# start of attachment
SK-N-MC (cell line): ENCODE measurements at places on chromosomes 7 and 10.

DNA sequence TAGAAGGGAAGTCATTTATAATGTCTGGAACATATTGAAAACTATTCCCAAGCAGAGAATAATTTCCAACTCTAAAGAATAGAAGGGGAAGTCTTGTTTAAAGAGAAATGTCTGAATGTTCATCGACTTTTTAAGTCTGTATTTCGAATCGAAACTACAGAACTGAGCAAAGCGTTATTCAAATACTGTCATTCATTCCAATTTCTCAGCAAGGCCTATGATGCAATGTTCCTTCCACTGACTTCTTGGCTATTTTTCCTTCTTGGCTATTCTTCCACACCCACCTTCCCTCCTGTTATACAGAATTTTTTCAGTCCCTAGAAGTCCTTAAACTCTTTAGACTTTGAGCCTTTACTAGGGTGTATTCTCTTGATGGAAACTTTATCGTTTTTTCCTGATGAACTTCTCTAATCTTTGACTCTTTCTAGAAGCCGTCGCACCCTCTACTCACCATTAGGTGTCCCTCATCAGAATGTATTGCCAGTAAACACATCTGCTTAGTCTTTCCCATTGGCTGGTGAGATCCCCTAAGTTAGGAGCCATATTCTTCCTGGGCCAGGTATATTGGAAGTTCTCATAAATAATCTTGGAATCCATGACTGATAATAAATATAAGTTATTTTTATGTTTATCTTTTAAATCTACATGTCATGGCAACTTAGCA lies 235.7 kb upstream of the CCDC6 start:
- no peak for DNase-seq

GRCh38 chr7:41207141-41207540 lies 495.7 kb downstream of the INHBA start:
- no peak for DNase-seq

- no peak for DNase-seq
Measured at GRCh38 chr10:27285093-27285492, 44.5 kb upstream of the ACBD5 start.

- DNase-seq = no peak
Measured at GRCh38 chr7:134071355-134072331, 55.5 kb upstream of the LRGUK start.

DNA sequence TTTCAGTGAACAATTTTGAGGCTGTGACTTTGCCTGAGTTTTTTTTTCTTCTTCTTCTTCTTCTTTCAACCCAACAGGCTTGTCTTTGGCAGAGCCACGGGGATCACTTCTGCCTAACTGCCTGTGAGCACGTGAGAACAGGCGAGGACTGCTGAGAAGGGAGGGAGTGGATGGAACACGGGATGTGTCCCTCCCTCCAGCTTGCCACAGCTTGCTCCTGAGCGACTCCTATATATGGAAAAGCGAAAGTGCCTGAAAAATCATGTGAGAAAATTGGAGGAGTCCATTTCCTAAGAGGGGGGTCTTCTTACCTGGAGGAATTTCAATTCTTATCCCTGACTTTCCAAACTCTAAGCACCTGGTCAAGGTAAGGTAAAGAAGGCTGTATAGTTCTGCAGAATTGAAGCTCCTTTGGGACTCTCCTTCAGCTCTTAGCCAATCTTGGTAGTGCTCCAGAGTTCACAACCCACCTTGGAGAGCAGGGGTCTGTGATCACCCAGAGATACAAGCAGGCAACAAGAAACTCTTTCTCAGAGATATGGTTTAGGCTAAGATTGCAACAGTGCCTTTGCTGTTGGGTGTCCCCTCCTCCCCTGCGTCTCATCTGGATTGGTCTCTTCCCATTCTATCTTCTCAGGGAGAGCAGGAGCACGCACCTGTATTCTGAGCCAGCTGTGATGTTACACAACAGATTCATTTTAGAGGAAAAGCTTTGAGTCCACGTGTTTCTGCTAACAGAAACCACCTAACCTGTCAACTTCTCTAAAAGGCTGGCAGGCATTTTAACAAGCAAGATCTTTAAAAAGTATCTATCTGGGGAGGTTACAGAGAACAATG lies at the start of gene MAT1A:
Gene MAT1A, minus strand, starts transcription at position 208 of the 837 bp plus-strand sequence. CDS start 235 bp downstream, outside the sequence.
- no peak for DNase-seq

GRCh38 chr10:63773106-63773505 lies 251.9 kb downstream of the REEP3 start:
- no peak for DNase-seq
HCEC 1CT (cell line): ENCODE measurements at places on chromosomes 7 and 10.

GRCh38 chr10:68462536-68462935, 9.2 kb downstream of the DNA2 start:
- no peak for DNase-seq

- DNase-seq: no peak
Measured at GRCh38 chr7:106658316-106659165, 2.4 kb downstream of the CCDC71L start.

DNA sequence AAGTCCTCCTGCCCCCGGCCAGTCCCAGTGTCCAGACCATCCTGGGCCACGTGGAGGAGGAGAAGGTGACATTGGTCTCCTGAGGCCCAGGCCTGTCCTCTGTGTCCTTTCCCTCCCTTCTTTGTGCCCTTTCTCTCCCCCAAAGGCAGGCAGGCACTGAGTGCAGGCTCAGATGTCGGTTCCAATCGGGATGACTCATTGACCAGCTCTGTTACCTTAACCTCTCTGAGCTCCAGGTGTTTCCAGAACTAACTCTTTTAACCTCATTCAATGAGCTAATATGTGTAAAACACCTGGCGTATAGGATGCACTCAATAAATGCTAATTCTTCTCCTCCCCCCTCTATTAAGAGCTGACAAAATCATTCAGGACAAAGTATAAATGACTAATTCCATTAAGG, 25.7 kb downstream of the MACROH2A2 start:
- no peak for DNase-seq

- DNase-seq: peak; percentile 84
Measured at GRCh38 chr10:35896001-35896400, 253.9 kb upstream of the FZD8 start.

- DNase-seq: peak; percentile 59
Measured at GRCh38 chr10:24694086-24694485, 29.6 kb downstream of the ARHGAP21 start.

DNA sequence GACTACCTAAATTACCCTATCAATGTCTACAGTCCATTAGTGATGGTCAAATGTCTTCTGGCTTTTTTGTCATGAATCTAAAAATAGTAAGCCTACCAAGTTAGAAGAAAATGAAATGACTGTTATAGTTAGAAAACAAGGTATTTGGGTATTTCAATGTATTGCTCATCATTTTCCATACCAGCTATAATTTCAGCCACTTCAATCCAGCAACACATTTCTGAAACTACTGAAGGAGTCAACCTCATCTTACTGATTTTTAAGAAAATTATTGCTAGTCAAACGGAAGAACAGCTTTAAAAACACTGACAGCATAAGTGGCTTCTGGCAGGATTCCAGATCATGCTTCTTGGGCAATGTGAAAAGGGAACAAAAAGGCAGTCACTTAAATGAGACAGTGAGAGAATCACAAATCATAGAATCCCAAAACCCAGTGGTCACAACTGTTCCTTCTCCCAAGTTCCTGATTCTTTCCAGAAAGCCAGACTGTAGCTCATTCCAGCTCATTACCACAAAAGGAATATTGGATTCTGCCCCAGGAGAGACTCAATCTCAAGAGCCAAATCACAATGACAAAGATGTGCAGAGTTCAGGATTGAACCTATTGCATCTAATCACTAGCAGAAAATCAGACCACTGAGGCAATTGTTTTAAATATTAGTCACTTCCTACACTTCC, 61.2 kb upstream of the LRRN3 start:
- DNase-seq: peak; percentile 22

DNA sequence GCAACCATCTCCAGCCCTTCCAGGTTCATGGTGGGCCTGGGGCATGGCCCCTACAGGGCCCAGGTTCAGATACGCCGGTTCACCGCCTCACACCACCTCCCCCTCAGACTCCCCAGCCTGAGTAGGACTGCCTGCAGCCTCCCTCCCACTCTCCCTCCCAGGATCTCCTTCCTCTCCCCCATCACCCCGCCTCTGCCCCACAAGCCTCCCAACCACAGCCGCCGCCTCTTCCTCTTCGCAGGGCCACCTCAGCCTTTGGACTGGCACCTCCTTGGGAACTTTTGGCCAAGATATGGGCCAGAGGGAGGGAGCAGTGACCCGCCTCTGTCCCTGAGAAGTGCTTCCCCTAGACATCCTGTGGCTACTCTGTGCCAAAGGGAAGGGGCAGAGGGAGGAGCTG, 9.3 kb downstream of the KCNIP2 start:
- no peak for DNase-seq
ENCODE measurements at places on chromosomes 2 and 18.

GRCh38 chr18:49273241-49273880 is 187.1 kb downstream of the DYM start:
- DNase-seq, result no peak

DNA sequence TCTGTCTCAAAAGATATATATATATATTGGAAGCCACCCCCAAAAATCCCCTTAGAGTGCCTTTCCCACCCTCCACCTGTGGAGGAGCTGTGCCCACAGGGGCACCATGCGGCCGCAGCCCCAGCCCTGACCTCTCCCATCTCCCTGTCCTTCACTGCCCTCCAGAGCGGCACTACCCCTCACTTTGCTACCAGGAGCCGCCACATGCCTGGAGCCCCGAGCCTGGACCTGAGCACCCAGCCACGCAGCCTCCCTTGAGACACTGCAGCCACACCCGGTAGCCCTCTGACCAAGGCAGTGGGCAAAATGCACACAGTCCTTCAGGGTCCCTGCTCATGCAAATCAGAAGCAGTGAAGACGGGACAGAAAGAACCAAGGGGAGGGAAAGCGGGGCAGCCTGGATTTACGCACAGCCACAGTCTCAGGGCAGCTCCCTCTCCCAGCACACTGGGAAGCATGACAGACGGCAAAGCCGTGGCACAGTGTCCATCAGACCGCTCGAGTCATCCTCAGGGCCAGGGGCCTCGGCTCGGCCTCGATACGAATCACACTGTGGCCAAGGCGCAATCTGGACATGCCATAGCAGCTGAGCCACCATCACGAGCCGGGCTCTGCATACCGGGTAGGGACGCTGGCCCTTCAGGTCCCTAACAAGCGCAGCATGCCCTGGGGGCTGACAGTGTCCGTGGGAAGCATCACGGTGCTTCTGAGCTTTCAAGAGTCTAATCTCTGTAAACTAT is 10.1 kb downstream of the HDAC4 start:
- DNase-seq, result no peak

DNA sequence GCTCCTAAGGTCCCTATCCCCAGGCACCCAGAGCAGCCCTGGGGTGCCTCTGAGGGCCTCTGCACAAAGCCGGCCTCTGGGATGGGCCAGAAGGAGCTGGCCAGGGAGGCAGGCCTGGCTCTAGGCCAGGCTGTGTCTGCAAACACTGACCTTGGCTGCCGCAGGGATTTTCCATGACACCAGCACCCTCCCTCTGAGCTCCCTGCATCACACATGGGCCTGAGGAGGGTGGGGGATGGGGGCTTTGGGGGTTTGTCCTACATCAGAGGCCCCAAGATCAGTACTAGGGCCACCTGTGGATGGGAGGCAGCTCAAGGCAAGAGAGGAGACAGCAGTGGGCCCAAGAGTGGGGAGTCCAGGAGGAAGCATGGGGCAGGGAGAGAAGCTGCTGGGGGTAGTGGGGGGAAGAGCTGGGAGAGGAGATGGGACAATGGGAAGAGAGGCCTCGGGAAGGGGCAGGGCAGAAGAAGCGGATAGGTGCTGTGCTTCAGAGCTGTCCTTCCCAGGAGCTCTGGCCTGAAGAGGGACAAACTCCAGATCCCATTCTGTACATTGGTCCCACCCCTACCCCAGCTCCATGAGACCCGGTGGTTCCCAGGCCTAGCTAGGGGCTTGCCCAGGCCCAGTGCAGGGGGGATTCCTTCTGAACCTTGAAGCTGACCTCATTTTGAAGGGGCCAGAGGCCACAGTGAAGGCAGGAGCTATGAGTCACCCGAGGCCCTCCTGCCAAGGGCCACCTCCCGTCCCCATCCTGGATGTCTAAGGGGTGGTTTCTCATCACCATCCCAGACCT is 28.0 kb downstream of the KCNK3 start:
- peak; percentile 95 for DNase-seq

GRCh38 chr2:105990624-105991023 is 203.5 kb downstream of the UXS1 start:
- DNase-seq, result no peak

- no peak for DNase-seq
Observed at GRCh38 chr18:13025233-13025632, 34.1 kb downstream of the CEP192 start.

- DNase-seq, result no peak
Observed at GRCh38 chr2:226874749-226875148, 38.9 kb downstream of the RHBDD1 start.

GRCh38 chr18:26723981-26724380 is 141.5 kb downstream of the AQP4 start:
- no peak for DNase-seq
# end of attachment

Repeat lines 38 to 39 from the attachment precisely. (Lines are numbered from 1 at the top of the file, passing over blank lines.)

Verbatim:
- DNase-seq, result no peak

- no peak for DNase-seq